Welcome to AIKI INYO HO, the martial arts website of Mark Raugas. I currently reside in Seattle, Washington and practice classical and traditional martial arts from China and Japan, with a focus on internal martial arts. On this site, you will find a description of my martial arts background, current training activities, links to resources in classical and traditional martial arts, and essays from my blog, Inner Dharma.
Please contact me at the email address below for more information.
Internal Martial Arts
The internal martial arts (neijia) of China have similar fundamental characteristics that allow, over time, practitioners to reach very high levels of skill at sensitivity, stability, and power generation. I practice the internal martial arts of Baguazhang, Taijiquan, and Xingyiquan as part of North American Yin Cheng Gong Fa (YCGF). I am a student of Zhang Yun, who trained extensively under the late grandmaster Wang Peisheng in Beijing.
Baguazhang is known for its smooth and fluid nature, giving practitioners the ability to change spontaneously in response to an opponent's actions. Elements of the curriculum I practice include the 8 Mother Palms (Ba Mu Zhang) and 8 Big Palms (Ba Da Zhang) of Cheng Ting Hua, 64 Circular Changes of Yin Fu, and 64 Linear Bagua Forms of Liu Dekuan.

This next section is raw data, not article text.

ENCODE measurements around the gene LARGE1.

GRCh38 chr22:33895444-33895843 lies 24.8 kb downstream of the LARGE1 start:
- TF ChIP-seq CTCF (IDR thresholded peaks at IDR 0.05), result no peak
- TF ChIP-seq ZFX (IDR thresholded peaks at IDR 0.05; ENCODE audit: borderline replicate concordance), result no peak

Taijiquan is known for its relaxed character, giving practitioners the ability to off-balance an opponent at first touch by borrowing their force. Northern Wu Style Taijiquan is known for its focus on combative effectiveness. Elements of the curriculum I practice include the 37 posture Northern Wu Taijiquan form of Wang Peisheng, Fixed Step Push Hands, Free Step Push Hands, Da Lu, and Neigong.
Xingyiquan is known for its stability, giving practitioners an ability to express sudden and explosive power. Elements of the curriculum include San Ti Shi, 5 Elemental Fists, 12 Animal Forms, 10 Step Elemental Linking Form, and the Mixed Skills Form of Hebei Xingyiquan.
YCGF includes extensive training in the use of the dao (saber), jien (sword), and qiang (spear) -- both alone and with a partner.
I also practice classical Japanese swordsmanship (koryu kenjutsu). I am a member of the Hobyokan of Dr. David Hall, and focus my practice of kenjutsu on the Kashima Shinden Jiki Shinkage-ryu (often called "Jiki", colloquially) as taught by Namiki Yasushi and his senior students.
Jiki Shinkage Ryu is famous as one of the most powerful styles of Japanese swordsmanship. Its 14th headmaster, Sakakibara Kenkichi, was bodyguard to the shogun and keeper of Edo castle. Jiki's foundational practice of Hojo no Kata (Four Seasons Kata) was said by Yamaoka Tesshu to be just as valid a mechanism for spiritual development as zazen. Another famous practitioner of Jiki and student of Sakakibara was Sokaku Takeda, reviver of Daito-ryu aiki-jujutsu and teacher of the founder of Aikido, Ueshiba Morihei.
I have greatly benefited from the David Hall's preservation of the kata of several lines of Shinkage-ryu, which offers a rich understanding of the context surrounding one of the most influential classical Japanese martial arts. I continue my practice of Jiki Shinkage-ryu in a way I feel is compatible with internal martial arts principles.